Rosie Jones (text) and Natalie Smillie (illustrator), The Amazing Edie Eckhart, Hachette Australia, August 2021, 272 pp., RRP $15.99 (pbk), ISBN 9781444958348
The amazing Edie Eckhart is the story of a typical 11-year-old, except for one thing – she has cerebral palsy. It is written by British comedian, Rosie Jones, who, like her character, has cerebral palsy too.
Edie’s story is told through diary entries about her mishaps, hopes, disappointments, frustrations, the ups and downs of friendships and everyday events – all in a humorous, playful, and cheerful tone. This gives the reader insight into her optimistic disposition and courageous and accepting attitude to living with a disability.
Starting high school brings difficulties which are common with this life changing event, but for Edie there are added worries about being different due to her disability. Accidentally being cast as the lead in the school play makes school a much happier experience for Edie. But is her “Boyfriend Plan” too much to hope for? And will she be able to hold her nerves and perform well in the school play?
I found myself quite absorbed in this heart-warming story of resilience and perseverance. Not only is Edie a likable and believable character, she is also well supported by caring and wise adults and young people come to admire her positivity.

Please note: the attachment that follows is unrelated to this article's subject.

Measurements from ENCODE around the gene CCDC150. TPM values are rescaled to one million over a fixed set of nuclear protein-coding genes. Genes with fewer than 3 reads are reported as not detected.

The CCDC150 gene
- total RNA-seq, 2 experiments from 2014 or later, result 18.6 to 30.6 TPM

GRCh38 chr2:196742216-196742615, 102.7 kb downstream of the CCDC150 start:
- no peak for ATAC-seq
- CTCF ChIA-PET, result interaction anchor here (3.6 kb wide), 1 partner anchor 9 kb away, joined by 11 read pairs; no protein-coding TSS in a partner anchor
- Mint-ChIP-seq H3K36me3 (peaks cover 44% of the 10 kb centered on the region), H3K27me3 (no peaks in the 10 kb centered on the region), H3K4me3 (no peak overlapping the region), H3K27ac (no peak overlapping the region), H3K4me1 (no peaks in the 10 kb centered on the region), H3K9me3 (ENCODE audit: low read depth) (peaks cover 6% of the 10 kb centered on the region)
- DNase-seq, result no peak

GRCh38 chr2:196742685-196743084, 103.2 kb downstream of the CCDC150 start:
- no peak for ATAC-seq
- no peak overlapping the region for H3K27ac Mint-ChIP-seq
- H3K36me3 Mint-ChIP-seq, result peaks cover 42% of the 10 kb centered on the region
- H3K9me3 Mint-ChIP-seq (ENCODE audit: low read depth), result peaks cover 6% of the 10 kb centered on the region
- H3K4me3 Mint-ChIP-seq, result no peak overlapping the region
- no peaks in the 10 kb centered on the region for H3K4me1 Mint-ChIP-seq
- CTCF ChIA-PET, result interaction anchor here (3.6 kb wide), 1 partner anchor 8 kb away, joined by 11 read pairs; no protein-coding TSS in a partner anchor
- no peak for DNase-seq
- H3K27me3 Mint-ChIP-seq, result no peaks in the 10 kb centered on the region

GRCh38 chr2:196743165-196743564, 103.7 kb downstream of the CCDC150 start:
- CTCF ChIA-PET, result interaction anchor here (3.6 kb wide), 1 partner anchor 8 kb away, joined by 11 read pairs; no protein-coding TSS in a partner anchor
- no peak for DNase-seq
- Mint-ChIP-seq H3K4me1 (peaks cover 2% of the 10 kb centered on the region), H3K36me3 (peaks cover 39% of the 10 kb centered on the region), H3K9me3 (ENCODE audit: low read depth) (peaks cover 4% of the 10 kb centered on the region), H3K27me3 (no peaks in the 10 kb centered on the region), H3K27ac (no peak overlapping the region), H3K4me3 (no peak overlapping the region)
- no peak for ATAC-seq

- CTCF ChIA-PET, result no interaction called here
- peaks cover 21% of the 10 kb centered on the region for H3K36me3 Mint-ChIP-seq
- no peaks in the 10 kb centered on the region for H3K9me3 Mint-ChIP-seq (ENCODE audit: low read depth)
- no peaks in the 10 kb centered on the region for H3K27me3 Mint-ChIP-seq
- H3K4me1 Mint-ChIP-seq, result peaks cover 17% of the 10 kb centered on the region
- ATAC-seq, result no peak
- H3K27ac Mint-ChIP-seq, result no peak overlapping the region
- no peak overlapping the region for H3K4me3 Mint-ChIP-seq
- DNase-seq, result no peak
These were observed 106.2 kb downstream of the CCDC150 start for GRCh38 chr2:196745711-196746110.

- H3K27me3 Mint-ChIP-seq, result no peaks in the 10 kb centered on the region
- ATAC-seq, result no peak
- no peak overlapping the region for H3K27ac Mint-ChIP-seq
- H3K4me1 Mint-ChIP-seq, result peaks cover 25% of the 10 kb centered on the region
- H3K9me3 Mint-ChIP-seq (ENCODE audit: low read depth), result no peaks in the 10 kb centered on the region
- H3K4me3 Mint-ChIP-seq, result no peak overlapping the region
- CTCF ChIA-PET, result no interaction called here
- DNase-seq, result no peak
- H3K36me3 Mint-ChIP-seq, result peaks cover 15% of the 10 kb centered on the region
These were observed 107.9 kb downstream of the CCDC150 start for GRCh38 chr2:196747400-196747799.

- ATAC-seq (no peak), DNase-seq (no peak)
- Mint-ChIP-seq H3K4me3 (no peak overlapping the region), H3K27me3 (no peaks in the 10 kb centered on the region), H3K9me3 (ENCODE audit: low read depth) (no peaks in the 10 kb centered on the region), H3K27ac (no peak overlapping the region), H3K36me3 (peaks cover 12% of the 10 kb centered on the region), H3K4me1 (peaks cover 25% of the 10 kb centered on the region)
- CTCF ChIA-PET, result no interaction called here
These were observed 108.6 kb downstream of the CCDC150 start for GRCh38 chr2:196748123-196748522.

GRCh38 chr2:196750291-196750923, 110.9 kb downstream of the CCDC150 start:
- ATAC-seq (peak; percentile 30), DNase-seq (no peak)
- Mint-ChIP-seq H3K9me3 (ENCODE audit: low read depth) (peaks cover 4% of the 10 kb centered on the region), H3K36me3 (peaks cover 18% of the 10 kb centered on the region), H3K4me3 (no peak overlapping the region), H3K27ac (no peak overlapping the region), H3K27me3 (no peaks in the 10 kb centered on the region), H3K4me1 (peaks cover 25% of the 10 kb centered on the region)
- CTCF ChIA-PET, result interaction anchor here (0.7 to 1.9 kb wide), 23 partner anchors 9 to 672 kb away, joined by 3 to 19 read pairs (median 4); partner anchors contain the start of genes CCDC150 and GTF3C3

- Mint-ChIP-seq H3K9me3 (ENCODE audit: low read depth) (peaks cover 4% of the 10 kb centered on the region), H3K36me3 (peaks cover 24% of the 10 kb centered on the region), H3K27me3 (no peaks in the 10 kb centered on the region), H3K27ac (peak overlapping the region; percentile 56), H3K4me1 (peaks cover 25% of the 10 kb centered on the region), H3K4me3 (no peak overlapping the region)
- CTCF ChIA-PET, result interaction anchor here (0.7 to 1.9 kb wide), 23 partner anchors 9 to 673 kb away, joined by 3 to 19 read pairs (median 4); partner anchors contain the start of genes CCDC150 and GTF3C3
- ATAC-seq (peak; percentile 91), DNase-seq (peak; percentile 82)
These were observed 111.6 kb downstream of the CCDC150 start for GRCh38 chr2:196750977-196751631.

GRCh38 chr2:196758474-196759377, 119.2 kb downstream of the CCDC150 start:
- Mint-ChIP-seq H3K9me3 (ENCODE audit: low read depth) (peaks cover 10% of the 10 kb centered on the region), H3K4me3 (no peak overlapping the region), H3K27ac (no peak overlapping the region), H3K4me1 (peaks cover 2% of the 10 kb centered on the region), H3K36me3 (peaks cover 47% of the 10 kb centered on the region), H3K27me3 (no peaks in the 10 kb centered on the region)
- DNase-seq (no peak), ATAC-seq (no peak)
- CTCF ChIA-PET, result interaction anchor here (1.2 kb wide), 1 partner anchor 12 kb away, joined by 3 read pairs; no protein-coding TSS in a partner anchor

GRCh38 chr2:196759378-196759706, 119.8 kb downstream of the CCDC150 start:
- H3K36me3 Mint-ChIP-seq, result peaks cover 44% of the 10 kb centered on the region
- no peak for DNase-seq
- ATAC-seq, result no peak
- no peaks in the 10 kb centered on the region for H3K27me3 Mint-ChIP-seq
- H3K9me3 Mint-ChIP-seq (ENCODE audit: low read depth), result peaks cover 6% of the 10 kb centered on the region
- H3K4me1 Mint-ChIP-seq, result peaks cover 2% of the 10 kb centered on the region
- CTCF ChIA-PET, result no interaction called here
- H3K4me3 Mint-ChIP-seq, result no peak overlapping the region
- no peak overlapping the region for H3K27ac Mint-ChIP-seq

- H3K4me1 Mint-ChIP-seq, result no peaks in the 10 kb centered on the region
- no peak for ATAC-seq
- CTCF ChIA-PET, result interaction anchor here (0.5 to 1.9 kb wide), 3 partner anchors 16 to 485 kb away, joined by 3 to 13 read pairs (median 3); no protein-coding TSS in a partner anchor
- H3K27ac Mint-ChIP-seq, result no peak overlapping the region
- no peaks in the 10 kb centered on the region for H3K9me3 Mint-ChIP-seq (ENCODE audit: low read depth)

The story sensitively explores disability access issues as well as prejudice and stereotyping more generally. Through Edie’s eyes, the reader learns about both the subtle and explicit discrimination that she experiences. And Edie notices that she too holds discriminatory attitudes on issues such as homosexuality.
Natalie Smillie’s playful black and white drawings, which are scattered throughout the book, add to the upbeat tone of Edie’s writing and support character development with detailed drawings.
I recommend this book for 9–12-year-olds who enjoy stories about friendships, growing up and tackling difficulties. It is particularly relatable for kids who have a disability or other significant challenges but provides important lessons for anyone.
Reviewed by Barbara Swartz